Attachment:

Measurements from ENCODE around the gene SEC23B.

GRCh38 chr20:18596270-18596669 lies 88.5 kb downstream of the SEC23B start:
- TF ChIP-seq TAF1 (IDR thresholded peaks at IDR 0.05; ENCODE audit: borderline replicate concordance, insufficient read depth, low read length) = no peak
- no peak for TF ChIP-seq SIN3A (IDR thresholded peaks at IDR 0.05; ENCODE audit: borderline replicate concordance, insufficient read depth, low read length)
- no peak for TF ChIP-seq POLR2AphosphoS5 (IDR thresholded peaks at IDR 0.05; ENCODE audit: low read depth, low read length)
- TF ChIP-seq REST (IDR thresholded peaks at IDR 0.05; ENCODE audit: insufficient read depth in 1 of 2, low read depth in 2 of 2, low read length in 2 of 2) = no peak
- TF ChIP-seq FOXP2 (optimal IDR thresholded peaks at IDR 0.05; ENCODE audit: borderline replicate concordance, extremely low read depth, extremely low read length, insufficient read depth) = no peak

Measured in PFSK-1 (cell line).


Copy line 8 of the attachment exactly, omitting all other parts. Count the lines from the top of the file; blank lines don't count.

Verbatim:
Measured in PFSK-1 (cell line).